The genome is identical in every cell of the body.
The genome is identical in every cell of the body. However, this tightly-packed genetic material isn’t always folded into the same shape in each cell. The folding pattern can lead to variations in which genes are activated to make proteins.
A genome can be thought of as a beaded string, with each bead representing a gene. Reporting in Nature Methods, Jennifer Phillips-Cremins, an assistant professor in Penn Engineering’s Department of Bioengineering, led a team in using light to force both ends of that string together, folding it into specific shapes so that certain genes are in direct physical contact with each other. By controlling which genes are touching, Phillips-Cremins and colleagues hope to determine how different configurations lead to different combinations of genes that are expressed in the body.
This field of genomic shape manipulation is known as “3D Epigenetics,” and Phillips-Cremins is one of the researchers at its forefront. Her team’s light-triggered folding method, known as light-activated dynamic looping (LADL), can fold genomes into specific loops in a matter of hours. The loops are temporary and can be easily undone. Since prior research from the Phillips-Cremins lab indicates that these looping mechanisms may play a role in some neurodevelopmental diseases, this speedy new folding tool may one day be of use in further research or even treatments.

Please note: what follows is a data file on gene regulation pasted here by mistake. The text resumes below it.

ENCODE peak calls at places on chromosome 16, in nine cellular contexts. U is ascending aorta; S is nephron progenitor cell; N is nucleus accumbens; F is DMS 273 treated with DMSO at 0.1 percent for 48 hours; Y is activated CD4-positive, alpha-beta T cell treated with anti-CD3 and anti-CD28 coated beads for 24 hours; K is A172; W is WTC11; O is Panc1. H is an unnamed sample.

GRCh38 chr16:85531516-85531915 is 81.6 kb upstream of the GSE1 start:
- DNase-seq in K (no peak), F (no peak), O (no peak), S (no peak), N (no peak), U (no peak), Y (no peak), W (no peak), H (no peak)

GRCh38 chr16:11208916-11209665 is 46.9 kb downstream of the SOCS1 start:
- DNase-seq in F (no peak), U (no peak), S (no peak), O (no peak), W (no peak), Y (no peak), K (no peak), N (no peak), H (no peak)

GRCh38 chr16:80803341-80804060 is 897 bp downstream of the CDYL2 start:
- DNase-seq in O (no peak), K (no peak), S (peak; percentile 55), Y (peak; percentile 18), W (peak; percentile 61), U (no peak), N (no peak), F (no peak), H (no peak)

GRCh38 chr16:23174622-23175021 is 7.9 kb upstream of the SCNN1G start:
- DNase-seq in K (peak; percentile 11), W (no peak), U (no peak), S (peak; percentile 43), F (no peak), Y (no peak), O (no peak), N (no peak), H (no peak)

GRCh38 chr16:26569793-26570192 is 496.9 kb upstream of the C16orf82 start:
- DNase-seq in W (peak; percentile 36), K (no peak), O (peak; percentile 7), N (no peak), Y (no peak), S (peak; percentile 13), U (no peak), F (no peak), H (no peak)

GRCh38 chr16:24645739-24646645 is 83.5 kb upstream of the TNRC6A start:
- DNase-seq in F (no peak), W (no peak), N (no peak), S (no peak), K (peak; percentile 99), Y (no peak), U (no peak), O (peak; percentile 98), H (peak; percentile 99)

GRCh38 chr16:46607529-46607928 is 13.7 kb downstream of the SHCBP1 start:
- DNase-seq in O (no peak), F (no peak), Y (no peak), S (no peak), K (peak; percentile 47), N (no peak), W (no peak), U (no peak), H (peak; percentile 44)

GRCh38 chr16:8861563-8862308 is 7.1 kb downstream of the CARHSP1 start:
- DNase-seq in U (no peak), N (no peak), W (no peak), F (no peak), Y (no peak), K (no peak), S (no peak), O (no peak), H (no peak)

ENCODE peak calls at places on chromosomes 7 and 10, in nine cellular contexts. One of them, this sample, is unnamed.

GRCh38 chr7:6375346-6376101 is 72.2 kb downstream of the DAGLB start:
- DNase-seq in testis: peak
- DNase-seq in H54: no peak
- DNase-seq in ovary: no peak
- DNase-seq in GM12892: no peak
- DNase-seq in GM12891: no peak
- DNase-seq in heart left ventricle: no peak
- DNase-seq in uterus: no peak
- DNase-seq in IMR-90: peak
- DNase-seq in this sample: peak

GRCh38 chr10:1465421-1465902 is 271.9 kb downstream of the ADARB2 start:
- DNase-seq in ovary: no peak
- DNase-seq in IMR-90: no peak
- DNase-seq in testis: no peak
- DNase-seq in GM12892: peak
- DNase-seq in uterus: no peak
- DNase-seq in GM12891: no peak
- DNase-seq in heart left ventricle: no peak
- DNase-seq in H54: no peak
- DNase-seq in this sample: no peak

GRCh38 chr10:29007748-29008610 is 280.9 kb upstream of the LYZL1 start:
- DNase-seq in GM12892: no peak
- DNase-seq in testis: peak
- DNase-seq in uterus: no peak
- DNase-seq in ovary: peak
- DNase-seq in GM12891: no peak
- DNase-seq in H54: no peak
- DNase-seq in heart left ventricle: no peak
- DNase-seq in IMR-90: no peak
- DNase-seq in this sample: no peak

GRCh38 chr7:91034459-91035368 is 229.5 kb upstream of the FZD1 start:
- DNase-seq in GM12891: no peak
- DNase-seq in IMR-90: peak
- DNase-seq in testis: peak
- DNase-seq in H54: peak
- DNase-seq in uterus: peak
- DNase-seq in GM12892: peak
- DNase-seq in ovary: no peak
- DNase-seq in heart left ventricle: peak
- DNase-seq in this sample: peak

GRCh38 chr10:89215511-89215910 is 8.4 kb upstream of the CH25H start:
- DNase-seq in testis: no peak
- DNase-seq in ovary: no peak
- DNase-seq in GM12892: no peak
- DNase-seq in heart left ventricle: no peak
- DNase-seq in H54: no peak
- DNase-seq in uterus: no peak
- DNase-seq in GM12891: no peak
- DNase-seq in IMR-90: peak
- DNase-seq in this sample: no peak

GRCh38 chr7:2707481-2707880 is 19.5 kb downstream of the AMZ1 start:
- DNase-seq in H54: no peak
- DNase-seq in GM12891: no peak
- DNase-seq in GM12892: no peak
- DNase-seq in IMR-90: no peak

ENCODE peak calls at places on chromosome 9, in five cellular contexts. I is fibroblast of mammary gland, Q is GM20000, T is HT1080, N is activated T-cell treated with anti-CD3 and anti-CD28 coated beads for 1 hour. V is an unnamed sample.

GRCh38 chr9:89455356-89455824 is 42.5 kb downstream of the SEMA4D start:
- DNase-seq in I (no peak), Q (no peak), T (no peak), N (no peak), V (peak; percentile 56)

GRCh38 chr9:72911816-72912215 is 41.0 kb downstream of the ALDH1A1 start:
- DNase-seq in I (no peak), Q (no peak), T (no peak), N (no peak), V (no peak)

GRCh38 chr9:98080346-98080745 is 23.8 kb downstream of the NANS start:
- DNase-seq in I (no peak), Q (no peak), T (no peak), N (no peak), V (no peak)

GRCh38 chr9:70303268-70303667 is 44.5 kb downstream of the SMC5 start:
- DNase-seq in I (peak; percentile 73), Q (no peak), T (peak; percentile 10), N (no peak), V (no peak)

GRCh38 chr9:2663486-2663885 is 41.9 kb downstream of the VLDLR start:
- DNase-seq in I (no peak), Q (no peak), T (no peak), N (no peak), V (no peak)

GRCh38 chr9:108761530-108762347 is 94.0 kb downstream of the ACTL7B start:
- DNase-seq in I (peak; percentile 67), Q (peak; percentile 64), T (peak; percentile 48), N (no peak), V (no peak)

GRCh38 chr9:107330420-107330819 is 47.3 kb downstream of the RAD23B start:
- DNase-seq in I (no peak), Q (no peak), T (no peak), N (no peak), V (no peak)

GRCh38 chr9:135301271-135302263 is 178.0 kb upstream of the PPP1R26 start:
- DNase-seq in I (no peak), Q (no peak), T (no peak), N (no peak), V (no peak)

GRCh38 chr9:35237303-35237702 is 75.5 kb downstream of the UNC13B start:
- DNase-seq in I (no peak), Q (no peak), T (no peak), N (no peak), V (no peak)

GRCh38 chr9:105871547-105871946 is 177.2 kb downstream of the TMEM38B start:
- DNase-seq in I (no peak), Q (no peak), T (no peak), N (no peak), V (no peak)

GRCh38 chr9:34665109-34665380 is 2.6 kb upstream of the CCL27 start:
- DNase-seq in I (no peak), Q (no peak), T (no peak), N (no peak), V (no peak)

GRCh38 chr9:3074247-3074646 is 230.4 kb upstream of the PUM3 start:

Read more at University of Pennsylvania
Image: LADL combines CRISPR/Cas9 and optogenetics to bring two distant points in a linear gene sequence into physical contact, forming a folding pattern known as a “loop.” Looping interactions influence gene expression, so the researchers envision LADL as being a powerful tool for studying these dynamics. CREDIT: University of Pennsylvania